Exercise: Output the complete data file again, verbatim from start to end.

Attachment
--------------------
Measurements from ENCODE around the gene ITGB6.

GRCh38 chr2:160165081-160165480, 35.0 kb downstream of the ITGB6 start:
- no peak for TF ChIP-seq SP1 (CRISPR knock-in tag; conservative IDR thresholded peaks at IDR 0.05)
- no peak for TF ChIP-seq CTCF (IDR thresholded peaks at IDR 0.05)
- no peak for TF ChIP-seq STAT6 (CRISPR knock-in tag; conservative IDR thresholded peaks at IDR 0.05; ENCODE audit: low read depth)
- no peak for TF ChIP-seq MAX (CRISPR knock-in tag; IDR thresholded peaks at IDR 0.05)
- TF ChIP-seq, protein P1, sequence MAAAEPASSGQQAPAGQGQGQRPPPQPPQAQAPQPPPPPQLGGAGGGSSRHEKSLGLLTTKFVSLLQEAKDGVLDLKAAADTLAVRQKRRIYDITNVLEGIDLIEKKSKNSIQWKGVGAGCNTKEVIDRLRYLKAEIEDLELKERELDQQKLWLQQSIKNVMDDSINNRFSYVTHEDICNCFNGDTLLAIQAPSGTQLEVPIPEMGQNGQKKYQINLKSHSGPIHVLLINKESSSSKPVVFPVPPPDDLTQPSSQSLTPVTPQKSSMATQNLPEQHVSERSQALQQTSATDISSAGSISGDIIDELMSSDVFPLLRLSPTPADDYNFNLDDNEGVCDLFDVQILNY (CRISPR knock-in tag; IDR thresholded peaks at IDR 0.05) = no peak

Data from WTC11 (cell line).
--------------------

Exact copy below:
Measurements from ENCODE around the gene ITGB6.

GRCh38 chr2:160165081-160165480, 35.0 kb downstream of the ITGB6 start:
- no peak for TF ChIP-seq SP1 (CRISPR knock-in tag; conservative IDR thresholded peaks at IDR 0.05)
- no peak for TF ChIP-seq CTCF (IDR thresholded peaks at IDR 0.05)
- no peak for TF ChIP-seq STAT6 (CRISPR knock-in tag; conservative IDR thresholded peaks at IDR 0.05; ENCODE audit: low read depth)
- no peak for TF ChIP-seq MAX (CRISPR knock-in tag; IDR thresholded peaks at IDR 0.05)
- TF ChIP-seq, protein P1, sequence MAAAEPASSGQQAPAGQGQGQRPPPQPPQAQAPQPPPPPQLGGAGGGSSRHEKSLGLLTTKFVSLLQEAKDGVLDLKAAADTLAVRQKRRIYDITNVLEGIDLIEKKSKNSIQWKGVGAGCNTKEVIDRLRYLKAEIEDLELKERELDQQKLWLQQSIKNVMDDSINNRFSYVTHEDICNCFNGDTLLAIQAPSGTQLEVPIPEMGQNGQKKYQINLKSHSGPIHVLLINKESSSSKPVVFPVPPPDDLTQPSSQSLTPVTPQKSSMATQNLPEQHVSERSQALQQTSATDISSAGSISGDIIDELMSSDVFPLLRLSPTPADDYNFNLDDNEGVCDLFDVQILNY (CRISPR knock-in tag; IDR thresholded peaks at IDR 0.05) = no peak

Data from WTC11 (cell line).